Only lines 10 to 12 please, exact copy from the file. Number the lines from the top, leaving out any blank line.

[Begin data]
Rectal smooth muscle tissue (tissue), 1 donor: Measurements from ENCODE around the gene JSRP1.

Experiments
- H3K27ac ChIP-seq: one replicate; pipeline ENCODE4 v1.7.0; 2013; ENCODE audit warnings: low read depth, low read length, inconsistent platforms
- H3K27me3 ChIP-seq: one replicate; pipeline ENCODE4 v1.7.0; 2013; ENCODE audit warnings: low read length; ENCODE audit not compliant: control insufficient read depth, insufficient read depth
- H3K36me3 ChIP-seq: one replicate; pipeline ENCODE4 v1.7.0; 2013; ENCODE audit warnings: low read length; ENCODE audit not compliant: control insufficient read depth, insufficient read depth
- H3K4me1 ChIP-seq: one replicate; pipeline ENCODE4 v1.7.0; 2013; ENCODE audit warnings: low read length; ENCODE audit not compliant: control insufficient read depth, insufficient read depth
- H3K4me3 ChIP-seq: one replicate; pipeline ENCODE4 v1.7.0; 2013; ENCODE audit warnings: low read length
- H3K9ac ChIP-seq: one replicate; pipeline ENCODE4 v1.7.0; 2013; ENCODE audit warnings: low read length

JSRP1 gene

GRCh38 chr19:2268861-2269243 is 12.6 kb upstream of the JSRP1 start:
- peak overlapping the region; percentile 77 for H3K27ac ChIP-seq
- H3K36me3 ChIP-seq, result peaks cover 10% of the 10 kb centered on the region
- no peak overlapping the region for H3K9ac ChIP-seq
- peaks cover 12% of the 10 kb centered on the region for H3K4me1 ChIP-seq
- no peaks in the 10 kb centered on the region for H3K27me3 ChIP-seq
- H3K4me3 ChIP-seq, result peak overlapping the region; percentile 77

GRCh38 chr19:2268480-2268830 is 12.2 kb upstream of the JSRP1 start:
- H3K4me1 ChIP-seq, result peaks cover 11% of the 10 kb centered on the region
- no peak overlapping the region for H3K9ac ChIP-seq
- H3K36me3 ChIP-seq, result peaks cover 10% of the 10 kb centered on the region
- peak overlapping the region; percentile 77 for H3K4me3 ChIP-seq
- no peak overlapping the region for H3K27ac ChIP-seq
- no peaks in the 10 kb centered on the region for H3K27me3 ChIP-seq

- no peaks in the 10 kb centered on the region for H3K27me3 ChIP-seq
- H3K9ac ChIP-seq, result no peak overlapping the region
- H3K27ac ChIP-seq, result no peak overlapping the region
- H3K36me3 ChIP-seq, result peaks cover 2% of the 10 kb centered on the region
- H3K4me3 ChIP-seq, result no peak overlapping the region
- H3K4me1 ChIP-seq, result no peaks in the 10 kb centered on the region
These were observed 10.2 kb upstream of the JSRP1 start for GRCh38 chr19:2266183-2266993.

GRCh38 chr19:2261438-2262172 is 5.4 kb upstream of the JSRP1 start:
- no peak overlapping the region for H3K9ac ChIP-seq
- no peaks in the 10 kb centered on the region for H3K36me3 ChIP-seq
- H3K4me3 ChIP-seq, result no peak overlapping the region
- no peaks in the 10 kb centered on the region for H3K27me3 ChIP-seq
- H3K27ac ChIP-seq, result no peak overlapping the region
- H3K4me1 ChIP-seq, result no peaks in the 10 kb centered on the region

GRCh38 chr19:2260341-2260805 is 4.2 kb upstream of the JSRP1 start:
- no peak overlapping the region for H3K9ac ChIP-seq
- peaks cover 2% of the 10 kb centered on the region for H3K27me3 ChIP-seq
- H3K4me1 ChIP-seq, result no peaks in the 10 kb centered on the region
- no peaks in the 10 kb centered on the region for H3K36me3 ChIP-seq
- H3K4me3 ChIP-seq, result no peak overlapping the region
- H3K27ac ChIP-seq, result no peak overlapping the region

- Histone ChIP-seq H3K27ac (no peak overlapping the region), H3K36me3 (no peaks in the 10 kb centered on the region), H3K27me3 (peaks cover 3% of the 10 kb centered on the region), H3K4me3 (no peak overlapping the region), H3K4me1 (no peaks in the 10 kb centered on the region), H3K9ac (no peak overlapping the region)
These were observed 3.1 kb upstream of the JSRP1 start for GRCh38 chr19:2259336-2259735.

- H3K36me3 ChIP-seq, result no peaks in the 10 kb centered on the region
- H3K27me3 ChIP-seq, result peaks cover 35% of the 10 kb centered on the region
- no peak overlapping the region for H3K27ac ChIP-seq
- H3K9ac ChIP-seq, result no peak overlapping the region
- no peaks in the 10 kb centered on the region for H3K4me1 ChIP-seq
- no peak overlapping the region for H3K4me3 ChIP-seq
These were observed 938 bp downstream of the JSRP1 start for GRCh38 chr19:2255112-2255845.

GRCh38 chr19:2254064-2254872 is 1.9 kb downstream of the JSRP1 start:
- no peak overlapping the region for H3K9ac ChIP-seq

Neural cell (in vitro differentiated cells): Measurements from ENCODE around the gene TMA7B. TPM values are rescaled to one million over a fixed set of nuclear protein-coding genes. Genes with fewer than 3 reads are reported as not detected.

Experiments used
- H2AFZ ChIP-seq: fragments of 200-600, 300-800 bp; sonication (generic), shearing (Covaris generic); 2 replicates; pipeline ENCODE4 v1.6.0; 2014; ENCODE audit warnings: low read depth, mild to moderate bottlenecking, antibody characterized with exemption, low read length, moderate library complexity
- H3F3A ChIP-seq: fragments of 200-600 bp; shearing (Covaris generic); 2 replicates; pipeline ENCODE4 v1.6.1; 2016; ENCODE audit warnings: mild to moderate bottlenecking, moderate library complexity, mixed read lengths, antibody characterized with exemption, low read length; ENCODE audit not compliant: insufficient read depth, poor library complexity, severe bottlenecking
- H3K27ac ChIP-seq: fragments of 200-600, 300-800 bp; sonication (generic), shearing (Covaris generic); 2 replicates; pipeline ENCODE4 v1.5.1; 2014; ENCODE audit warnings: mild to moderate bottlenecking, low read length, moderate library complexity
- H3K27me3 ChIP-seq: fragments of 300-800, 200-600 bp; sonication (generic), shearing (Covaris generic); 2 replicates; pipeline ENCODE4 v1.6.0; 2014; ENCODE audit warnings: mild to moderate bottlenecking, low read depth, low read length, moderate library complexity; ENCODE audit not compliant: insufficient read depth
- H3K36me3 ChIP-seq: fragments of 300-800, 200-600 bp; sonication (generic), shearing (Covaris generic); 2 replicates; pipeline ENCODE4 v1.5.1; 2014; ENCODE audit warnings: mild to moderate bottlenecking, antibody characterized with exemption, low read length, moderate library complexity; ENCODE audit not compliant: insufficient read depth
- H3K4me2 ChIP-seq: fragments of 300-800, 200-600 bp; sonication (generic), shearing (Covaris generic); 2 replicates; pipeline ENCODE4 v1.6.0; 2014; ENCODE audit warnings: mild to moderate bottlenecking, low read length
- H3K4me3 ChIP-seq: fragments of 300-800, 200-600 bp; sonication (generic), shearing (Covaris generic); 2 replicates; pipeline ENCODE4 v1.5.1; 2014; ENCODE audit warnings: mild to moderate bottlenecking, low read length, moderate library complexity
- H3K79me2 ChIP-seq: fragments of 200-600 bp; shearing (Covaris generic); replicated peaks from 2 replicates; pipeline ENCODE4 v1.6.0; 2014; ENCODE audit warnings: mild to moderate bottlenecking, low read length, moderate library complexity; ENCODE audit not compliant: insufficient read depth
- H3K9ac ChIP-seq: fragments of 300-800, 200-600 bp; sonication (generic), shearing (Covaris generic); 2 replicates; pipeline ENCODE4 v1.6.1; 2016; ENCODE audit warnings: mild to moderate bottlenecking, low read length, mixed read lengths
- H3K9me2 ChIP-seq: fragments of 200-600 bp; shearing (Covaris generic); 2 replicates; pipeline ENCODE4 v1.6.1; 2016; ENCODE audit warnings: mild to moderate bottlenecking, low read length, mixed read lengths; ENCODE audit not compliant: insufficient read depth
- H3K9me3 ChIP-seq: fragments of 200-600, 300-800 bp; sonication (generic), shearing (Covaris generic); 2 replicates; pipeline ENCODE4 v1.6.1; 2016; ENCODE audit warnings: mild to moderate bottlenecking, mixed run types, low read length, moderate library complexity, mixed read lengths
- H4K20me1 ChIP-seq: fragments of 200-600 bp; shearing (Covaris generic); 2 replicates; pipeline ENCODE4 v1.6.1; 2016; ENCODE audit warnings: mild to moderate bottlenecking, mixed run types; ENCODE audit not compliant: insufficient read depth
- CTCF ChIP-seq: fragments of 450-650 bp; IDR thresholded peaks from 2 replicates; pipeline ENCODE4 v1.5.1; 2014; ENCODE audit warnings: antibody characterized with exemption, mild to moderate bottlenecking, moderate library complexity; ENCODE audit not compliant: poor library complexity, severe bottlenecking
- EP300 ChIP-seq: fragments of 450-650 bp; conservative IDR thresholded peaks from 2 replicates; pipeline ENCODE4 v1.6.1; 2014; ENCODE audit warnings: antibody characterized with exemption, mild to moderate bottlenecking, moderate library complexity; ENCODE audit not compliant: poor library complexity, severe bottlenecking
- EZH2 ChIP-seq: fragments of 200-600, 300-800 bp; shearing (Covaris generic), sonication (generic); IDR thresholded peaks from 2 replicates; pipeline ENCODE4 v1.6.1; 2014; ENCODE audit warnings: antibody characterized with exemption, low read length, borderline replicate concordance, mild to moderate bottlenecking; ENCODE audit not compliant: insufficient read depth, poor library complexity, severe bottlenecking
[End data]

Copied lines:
GRCh38 chr19:2268861-2269243 is 12.6 kb upstream of the JSRP1 start:
- peak overlapping the region; percentile 77 for H3K27ac ChIP-seq
- H3K36me3 ChIP-seq, result peaks cover 10% of the 10 kb centered on the region